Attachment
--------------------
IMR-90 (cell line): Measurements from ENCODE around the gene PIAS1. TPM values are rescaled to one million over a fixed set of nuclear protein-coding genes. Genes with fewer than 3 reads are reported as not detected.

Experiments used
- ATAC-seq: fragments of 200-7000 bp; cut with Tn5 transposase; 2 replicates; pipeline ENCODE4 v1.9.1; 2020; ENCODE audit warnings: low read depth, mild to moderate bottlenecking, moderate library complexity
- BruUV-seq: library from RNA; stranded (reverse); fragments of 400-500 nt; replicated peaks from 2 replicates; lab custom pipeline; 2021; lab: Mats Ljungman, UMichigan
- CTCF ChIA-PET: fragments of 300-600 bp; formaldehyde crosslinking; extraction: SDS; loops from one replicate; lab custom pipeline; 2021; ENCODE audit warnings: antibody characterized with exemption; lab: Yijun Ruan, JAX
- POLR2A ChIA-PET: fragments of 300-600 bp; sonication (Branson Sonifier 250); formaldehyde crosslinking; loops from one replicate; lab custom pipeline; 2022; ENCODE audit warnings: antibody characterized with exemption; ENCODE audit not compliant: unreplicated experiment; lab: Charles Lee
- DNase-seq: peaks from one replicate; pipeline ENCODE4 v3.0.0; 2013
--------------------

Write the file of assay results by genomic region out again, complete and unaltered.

IMR-90 (cell line): Measurements from ENCODE around the gene PIAS1. TPM values are rescaled to one million over a fixed set of nuclear protein-coding genes. Genes with fewer than 3 reads are reported as not detected.

Experiments used
- ATAC-seq: fragments of 200-7000 bp; cut with Tn5 transposase; 2 replicates; pipeline ENCODE4 v1.9.1; 2020; ENCODE audit warnings: low read depth, mild to moderate bottlenecking, moderate library complexity
- BruUV-seq: library from RNA; stranded (reverse); fragments of 400-500 nt; replicated peaks from 2 replicates; lab custom pipeline; 2021; lab: Mats Ljungman, UMichigan
- CTCF ChIA-PET: fragments of 300-600 bp; formaldehyde crosslinking; extraction: SDS; loops from one replicate; lab custom pipeline; 2021; ENCODE audit warnings: antibody characterized with exemption; lab: Yijun Ruan, JAX
- POLR2A ChIA-PET: fragments of 300-600 bp; sonication (Branson Sonifier 250); formaldehyde crosslinking; loops from one replicate; lab custom pipeline; 2022; ENCODE audit warnings: antibody characterized with exemption; ENCODE audit not compliant: unreplicated experiment; lab: Charles Lee
- DNase-seq: peaks from one replicate; pipeline ENCODE4 v3.0.0; 2013